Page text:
In the lead up to a charter flight to Nigeria scheduled to leave around 24 January, Monday 9 January signified the start of a fortnight of international action against mass deportation from the UK, called for by Movement for Justice By Any Means Necessary and Nigeria Deportation Support Group.
Charter flights refer to the hire of a whole private aircraft by the Home Office to forcibly deport up to 100 people at a time, most commonly to Ghana, Nigeria, Jamaica, Afghanistan and Pakistan. The cost of this practice means immigration raids targeting the sick and those less able to put up a fight, are ramped up prior to the flight in order to fill all the seats in a hurry. Not only this, but deportees and their security escorts being the only people on board means conditions are not monitored and countless abuses go unaccounted for.
The actions due to take place in Britain, Nigeria and Jamaica will express the anger of a global community of anti-racist campaigners and migrant support organisations, who are standing up against the British government’s racist immigration policies that are ripping communities apart. Several demonstrations outside embassies in London are planned, as well as marches through Brixton and Peckham – areas of London that are home to diasporic communities being hit hard by immigration raids.
The brutality of mass deportation is an appendage to the British right wing’s scapegoating anti-immigration rhetoric, that blames “foreigners” for austerity and disregards lives lost in the Mediterranean as readily as it will endanger lives and ruin the futures of integrated members of society. These are innocent people who have sought asylum and lived most of their lives in the UK, who have parents, partners and children here, some of whom have serious health problems or who are long-term carers to elderly and disabled relatives; others are students prohibited from finishing courses.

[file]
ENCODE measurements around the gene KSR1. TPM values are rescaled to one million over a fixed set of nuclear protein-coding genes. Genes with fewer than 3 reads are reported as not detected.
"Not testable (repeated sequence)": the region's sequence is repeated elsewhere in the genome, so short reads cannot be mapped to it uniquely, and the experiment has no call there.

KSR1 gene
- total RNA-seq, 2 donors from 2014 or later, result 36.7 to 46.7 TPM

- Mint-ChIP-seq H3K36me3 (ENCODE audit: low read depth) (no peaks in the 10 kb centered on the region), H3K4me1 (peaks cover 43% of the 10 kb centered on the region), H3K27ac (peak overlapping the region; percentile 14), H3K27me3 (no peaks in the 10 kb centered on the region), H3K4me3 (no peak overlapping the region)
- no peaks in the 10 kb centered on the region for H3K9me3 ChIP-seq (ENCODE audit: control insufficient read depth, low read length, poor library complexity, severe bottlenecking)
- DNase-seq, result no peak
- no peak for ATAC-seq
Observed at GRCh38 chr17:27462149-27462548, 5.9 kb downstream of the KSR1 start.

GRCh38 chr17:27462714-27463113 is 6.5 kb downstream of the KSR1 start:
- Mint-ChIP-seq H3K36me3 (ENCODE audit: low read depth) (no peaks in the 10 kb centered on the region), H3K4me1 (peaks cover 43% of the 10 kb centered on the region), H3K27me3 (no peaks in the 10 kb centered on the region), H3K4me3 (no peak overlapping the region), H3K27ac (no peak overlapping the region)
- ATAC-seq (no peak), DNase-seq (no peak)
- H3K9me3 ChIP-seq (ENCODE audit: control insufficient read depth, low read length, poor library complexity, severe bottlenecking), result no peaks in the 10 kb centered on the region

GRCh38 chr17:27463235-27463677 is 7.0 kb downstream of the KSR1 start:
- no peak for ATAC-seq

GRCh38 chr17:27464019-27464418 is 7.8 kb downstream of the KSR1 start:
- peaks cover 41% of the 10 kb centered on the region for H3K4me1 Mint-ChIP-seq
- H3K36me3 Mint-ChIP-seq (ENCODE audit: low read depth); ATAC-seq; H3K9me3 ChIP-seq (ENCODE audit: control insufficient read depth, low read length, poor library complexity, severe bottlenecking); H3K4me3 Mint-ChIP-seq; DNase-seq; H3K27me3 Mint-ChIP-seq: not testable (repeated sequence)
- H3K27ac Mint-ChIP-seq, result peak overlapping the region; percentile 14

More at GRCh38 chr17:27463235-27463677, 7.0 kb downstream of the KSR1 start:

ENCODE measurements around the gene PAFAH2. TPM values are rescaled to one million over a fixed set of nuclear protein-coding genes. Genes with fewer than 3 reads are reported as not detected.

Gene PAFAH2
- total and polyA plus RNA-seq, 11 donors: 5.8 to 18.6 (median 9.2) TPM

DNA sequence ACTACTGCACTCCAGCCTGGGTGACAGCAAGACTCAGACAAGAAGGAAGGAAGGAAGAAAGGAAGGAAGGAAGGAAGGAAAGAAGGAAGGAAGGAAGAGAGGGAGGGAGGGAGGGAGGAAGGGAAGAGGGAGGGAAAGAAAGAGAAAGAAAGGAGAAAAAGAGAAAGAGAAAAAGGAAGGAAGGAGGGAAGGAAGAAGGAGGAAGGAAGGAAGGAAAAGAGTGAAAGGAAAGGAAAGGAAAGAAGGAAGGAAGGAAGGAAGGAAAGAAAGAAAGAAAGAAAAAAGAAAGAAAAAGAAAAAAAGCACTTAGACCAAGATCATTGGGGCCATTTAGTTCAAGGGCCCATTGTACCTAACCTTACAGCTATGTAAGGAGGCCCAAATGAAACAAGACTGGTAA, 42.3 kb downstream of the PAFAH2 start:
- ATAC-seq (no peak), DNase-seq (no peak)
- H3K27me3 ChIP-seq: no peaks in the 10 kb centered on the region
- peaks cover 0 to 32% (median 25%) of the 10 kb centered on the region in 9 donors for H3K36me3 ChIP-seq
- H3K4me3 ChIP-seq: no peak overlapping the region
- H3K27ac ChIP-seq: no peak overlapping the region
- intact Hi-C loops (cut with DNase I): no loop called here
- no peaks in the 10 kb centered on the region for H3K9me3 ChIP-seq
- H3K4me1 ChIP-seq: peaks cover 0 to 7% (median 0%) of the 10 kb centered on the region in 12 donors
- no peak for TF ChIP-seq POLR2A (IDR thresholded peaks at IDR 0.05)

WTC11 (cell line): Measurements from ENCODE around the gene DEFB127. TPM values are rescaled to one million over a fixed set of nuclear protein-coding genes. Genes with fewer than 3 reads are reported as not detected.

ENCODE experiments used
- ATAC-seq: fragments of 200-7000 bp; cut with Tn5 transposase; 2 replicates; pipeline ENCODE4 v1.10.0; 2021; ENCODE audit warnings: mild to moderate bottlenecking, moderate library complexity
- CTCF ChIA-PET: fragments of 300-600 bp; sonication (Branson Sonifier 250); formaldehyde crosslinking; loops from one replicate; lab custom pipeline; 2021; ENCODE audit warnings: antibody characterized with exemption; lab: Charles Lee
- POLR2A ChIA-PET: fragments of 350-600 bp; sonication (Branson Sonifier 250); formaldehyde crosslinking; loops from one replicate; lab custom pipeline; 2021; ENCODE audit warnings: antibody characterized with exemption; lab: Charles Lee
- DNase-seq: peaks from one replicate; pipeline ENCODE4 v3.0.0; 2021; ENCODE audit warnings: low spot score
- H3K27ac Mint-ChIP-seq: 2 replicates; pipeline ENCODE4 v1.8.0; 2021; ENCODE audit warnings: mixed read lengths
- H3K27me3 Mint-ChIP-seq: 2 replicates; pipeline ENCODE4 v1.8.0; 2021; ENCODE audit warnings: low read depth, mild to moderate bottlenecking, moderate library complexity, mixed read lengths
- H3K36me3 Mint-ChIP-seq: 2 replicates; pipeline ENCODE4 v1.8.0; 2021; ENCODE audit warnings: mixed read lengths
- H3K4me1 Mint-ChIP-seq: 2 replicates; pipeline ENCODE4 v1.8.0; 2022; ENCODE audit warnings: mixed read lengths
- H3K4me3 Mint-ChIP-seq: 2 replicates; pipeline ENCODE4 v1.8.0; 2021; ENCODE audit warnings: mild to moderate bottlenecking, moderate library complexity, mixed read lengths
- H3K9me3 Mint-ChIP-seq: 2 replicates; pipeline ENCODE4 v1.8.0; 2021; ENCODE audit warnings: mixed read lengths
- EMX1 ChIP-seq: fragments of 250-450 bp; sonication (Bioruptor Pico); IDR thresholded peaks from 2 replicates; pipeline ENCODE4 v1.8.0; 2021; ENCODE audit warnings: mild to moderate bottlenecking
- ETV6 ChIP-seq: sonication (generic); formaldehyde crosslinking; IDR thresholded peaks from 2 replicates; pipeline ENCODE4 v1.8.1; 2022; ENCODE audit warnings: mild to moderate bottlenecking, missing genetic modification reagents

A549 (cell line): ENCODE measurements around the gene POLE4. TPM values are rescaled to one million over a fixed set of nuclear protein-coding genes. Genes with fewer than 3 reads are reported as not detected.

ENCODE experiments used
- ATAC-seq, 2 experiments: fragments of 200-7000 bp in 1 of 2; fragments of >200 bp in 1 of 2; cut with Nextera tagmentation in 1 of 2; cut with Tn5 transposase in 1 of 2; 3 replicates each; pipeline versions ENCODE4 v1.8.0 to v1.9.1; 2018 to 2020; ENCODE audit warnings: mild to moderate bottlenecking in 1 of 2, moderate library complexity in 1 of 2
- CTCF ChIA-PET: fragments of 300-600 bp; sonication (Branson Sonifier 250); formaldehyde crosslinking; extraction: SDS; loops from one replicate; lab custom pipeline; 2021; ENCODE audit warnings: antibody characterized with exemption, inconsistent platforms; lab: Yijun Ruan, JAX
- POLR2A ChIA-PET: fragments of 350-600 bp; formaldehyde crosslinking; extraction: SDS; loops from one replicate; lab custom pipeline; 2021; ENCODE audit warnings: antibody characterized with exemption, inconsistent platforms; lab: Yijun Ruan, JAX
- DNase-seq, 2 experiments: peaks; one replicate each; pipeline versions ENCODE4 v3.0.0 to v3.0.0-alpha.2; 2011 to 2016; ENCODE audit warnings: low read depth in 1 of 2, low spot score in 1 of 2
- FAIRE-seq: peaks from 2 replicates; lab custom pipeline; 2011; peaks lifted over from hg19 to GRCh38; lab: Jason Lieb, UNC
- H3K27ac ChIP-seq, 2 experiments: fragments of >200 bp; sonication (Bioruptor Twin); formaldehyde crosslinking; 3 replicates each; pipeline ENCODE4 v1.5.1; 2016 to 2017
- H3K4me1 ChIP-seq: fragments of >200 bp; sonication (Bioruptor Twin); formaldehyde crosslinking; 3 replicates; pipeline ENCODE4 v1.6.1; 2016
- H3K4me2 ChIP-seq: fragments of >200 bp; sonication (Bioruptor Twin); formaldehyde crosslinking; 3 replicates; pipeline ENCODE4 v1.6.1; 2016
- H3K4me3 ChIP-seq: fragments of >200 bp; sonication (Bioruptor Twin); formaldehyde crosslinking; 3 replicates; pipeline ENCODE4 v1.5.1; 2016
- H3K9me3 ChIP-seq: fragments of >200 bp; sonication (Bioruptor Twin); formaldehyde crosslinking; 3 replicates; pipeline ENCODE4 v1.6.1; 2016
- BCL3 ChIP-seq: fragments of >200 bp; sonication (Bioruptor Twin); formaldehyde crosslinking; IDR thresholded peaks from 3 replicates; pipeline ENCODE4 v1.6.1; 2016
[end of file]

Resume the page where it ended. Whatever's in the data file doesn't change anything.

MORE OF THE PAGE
International protesters are unified in their outrage and condemnation of the colluding of the Nigerian and Jamaican governments with former colonial and occupying power Britain, who continues to exploit on behalf of British and Western corporate interest. Under a “memorandum of understanding”, Nigerian and Jamaican governments have been bullied into an agreement under which deportees are admitted in Lagos, Accra and Kingston.
As well as protesting the treatment of migrants in detention and unfair deportation, the actions will also shine a shaming light on private company Titan Airways, who, despite providing aircrafts described as “modern-day slave ships”, describes itself as “the UK’s most prestigious charter airline”. Another privately contracted company, TASCOR, provide private security staff or “detainee custody officers” clad in military style uniform, under government contracts worth £120 million.
The whole process is corrupt and inhumane.
On arrival in the “home country”, following a charter flight during which movement is restricted by “waist restraint belts”, deportees are abandoned to re-start their lives, often without papers or belongings and without support from any government. Many end up in poverty, cut off from family, friends and all they’ve known in UK and face violence on the streets and little support from organisations.
Resistance up until this point has been exercised by activist groups and detainees outside and within detention centres. Collective organisation at Yarl’s Wood successfully prevented a deportation in November 2015 and Home Office “immigration enforcement” vans have been met by angered community members, with raids successfully blocked.
Ultimately, the British government’s practice of charter flight deportation is enabled by the complicity of the Nigerian and Jamaican governments, who are profiting from criminalising citizens and sacrificing their futures. The demonstrations taking place are a call for transparency around procedures relating to deportations, to highlight racist policy and the continuation of colonial brutality and a lack of accountability on behalf of the British government for its violent history of imperialism.
This fortnight of action is not the beginning of resistance against mass deportation, but is an integral part of the building of an international movement to disrupt it.
Upcoming STOP mass deportation actions:
January 14th – March through Brixton
January 17th – Demonstration at Jamaican High Comission
January 21st – March through Peckham
January 25th – Defend international students
For more events by Movement for Justice: